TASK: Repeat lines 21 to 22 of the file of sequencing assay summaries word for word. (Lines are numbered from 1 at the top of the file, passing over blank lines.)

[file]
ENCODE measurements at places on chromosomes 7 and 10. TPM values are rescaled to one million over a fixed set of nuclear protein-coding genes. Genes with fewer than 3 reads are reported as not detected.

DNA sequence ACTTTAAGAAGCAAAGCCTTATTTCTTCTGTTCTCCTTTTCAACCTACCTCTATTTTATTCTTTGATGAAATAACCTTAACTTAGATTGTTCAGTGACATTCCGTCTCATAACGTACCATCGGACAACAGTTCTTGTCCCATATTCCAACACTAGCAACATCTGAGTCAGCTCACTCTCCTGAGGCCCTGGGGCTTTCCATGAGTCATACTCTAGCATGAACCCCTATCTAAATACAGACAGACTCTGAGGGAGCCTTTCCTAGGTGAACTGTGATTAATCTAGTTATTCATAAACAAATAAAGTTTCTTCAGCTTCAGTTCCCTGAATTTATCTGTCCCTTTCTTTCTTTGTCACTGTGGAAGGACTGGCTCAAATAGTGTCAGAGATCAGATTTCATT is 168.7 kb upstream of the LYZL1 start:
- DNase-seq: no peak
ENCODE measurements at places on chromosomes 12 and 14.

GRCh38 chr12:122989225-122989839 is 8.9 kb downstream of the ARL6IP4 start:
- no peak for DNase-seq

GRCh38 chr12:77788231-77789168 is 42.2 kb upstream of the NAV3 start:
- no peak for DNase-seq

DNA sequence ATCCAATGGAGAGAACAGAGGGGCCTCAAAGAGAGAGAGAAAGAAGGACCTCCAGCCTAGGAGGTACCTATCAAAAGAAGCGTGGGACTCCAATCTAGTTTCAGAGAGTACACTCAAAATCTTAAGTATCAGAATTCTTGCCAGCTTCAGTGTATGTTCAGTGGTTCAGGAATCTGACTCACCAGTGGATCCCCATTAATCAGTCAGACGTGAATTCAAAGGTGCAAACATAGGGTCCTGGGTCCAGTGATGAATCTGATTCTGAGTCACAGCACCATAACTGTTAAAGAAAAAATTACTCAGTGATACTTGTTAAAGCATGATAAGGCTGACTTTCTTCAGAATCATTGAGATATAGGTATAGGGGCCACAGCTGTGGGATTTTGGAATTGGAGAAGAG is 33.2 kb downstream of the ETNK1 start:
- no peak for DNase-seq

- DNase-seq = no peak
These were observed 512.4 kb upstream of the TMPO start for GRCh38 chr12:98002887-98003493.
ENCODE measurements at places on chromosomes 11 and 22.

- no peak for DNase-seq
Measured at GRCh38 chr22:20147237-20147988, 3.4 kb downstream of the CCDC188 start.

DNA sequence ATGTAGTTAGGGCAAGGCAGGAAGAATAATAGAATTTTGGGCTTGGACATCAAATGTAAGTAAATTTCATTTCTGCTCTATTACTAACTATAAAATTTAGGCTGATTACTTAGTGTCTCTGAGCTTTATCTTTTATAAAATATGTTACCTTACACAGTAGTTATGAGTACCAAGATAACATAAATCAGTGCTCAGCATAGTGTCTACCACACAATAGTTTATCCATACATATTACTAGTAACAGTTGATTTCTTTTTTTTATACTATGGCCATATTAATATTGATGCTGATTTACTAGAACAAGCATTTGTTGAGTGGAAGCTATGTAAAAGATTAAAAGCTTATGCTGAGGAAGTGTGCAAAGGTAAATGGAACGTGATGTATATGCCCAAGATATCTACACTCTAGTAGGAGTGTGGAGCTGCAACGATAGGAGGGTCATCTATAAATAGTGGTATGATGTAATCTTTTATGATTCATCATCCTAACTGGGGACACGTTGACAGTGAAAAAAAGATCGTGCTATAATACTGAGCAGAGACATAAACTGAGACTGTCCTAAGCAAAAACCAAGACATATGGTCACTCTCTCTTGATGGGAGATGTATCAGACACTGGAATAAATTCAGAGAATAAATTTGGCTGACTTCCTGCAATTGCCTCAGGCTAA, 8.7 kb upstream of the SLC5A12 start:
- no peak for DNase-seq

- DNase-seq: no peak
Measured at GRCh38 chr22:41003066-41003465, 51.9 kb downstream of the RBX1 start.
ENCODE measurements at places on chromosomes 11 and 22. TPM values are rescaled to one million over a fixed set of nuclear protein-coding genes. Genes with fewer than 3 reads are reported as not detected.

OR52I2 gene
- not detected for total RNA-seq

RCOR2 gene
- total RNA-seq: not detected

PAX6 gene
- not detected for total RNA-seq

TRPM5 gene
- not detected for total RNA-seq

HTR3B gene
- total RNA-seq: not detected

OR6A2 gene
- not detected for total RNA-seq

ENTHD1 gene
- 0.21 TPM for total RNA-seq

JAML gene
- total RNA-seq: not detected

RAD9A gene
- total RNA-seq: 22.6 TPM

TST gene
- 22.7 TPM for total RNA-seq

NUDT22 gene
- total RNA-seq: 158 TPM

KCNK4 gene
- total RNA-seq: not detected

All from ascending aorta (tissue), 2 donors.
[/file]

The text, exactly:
OR52I2 gene
- not detected for total RNA-seq